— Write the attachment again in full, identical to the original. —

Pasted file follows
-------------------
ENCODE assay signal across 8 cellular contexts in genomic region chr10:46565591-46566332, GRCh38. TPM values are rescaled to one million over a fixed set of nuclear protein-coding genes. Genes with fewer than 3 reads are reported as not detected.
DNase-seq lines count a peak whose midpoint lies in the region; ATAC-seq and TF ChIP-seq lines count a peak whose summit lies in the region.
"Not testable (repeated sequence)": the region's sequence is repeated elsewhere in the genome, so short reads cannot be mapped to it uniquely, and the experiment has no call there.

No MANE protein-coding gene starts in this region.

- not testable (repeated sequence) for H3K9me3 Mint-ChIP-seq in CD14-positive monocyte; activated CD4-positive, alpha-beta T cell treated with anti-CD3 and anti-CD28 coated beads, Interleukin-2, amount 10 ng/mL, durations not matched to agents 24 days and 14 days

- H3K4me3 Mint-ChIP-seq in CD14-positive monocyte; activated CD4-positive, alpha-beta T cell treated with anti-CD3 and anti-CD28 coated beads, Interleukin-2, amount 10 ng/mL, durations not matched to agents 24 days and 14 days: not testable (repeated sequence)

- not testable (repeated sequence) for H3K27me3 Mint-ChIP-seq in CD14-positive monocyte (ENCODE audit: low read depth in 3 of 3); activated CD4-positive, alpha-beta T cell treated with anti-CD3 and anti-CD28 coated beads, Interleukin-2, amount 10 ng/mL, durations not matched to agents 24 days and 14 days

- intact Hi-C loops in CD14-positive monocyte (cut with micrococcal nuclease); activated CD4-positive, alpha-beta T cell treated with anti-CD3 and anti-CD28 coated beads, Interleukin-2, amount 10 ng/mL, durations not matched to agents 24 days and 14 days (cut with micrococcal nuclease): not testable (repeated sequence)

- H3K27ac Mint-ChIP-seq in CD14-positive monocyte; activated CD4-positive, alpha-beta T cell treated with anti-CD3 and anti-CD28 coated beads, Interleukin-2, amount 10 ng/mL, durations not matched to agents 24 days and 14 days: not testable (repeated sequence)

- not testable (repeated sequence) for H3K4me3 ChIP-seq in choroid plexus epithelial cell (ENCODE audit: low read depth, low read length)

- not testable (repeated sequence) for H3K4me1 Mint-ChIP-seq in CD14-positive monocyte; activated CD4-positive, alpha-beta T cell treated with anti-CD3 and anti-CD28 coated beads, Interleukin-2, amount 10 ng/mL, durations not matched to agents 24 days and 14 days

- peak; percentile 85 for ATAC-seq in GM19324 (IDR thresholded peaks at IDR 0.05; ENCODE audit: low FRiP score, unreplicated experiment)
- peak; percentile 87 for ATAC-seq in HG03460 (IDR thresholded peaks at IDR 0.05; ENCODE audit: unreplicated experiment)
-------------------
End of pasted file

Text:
ENCODE assay signal across 8 cellular contexts in genomic region chr10:46565591-46566332, GRCh38. TPM values are rescaled to one million over a fixed set of nuclear protein-coding genes. Genes with fewer than 3 reads are reported as not detected.
DNase-seq lines count a peak whose midpoint lies in the region; ATAC-seq and TF ChIP-seq lines count a peak whose summit lies in the region.
"Not testable (repeated sequence)": the region's sequence is repeated elsewhere in the genome, so short reads cannot be mapped to it uniquely, and the experiment has no call there.

No MANE protein-coding gene starts in this region.

- not testable (repeated sequence) for H3K9me3 Mint-ChIP-seq in CD14-positive monocyte; activated CD4-positive, alpha-beta T cell treated with anti-CD3 and anti-CD28 coated beads, Interleukin-2, amount 10 ng/mL, durations not matched to agents 24 days and 14 days

- H3K4me3 Mint-ChIP-seq in CD14-positive monocyte; activated CD4-positive, alpha-beta T cell treated with anti-CD3 and anti-CD28 coated beads, Interleukin-2, amount 10 ng/mL, durations not matched to agents 24 days and 14 days: not testable (repeated sequence)

- not testable (repeated sequence) for H3K27me3 Mint-ChIP-seq in CD14-positive monocyte (ENCODE audit: low read depth in 3 of 3); activated CD4-positive, alpha-beta T cell treated with anti-CD3 and anti-CD28 coated beads, Interleukin-2, amount 10 ng/mL, durations not matched to agents 24 days and 14 days

- intact Hi-C loops in CD14-positive monocyte (cut with micrococcal nuclease); activated CD4-positive, alpha-beta T cell treated with anti-CD3 and anti-CD28 coated beads, Interleukin-2, amount 10 ng/mL, durations not matched to agents 24 days and 14 days (cut with micrococcal nuclease): not testable (repeated sequence)

- H3K27ac Mint-ChIP-seq in CD14-positive monocyte; activated CD4-positive, alpha-beta T cell treated with anti-CD3 and anti-CD28 coated beads, Interleukin-2, amount 10 ng/mL, durations not matched to agents 24 days and 14 days: not testable (repeated sequence)

- not testable (repeated sequence) for H3K4me3 ChIP-seq in choroid plexus epithelial cell (ENCODE audit: low read depth, low read length)

- not testable (repeated sequence) for H3K4me1 Mint-ChIP-seq in CD14-positive monocyte; activated CD4-positive, alpha-beta T cell treated with anti-CD3 and anti-CD28 coated beads, Interleukin-2, amount 10 ng/mL, durations not matched to agents 24 days and 14 days

- peak; percentile 85 for ATAC-seq in GM19324 (IDR thresholded peaks at IDR 0.05; ENCODE audit: low FRiP score, unreplicated experiment)
- peak; percentile 87 for ATAC-seq in HG03460 (IDR thresholded peaks at IDR 0.05; ENCODE audit: unreplicated experiment)